Big sports events force many from homes - expert
Numerous people have complained of being forced from their homes or priced out of the housing market as a result of large events such as the World Cup and the Olympic Games, a UN human rights investigator said yesterday.
Raquel Rolnik cited reports that more than 20,000 residents were being moved from a makeshift settlement near Cape Town to impoverished areas at the edge of the city before the June-July World Cup in South Africa.
Rolnik, an independent investigator appointed by the UN. Human Rights Council, criticised soccer's (football's) world governing body, FIFA, for failing to ensure that cities staging the World Cup explicitly commit to protecting housing rights.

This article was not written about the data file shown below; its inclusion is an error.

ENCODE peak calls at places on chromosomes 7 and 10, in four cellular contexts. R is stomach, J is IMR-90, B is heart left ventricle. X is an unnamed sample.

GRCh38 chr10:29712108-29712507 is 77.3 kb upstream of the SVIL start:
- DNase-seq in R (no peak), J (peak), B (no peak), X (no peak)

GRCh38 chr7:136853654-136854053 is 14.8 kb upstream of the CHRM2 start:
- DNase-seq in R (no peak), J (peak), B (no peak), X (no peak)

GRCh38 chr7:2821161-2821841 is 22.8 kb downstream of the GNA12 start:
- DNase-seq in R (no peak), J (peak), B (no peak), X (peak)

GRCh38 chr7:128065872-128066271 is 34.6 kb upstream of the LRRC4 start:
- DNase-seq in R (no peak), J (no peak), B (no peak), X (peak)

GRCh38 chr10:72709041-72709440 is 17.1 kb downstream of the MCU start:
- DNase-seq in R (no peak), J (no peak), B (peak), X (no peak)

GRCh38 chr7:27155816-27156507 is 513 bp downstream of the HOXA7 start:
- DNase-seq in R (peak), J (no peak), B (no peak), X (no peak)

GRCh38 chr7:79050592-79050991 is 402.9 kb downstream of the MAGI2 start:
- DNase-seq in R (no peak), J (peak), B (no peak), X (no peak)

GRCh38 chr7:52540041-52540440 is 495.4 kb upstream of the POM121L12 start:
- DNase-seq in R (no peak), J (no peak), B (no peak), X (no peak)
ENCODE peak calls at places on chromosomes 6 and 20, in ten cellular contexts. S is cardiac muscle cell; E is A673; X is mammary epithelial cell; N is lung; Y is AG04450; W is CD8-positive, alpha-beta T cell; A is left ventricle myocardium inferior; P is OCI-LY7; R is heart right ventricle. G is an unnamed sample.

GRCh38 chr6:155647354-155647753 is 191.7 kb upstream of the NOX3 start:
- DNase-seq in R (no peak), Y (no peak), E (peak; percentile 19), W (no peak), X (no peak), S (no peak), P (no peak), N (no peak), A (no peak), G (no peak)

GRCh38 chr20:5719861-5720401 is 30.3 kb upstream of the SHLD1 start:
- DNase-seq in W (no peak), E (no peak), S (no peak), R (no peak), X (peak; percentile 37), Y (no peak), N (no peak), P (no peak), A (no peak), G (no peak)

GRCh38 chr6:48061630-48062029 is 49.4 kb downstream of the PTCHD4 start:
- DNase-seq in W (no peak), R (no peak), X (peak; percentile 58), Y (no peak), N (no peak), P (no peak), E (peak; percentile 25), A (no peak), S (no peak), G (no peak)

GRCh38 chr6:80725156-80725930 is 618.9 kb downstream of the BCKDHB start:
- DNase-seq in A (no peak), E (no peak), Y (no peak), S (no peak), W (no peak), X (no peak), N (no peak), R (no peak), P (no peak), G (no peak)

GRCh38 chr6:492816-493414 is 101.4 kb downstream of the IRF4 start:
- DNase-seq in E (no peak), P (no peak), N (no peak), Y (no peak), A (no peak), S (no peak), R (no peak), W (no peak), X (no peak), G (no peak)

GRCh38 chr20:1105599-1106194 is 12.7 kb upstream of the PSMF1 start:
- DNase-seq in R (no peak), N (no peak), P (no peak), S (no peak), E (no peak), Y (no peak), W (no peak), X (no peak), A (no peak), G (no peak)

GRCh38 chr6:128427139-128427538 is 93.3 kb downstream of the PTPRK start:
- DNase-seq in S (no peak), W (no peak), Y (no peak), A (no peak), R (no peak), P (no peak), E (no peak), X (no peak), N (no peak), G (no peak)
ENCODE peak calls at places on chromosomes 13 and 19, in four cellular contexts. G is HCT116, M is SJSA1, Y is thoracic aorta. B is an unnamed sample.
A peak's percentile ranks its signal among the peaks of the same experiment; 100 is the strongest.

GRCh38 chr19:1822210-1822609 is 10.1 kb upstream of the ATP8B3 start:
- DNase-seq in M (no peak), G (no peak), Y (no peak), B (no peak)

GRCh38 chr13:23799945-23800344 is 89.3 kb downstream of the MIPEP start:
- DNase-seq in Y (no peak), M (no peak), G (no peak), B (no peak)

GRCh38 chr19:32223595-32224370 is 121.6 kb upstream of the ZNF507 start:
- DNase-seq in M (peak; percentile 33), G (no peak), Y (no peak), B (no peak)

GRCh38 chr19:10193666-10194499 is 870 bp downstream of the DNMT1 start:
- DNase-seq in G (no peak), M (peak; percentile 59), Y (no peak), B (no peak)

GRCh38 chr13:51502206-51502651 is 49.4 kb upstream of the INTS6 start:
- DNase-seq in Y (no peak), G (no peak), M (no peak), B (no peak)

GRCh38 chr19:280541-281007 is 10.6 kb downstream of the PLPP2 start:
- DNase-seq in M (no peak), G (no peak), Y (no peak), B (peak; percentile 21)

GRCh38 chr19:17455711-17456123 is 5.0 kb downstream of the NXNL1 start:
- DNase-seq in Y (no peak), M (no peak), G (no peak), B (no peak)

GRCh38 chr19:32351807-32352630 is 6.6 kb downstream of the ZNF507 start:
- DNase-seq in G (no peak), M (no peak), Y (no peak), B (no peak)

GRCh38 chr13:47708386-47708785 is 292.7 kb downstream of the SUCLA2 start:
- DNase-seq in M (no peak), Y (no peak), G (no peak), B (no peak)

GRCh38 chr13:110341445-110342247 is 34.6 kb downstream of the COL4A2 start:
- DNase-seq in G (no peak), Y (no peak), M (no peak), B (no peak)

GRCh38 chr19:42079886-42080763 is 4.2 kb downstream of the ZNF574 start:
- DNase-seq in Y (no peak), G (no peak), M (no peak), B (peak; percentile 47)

Unlike the International Olympic Committee (IOC), FIFA hasn't responded to repeated demands to make housing rights a key part of the bidding process for hosting the event, she told reporters in Geneva.
"It's a much less transparent and clear process of bidding and selecting, as compared to the Olympic Committee," she said.
She praised Chicago for being the first city to pledge not to evict any people from their home when it bid - unsuccessfully - to host the 2016 Olympic Games.
Rolnik said she and her predecessor had tried unsuccessfully to meet with representatives of FIFA, the Zurich-based soccer body, to discuss protecting housing rights as part of World Cup bids.
"FIFA never answered any of our letters, any of our requests to have meetings," she said.
FIFA didn't immediately respond to an Associated Press request for comment.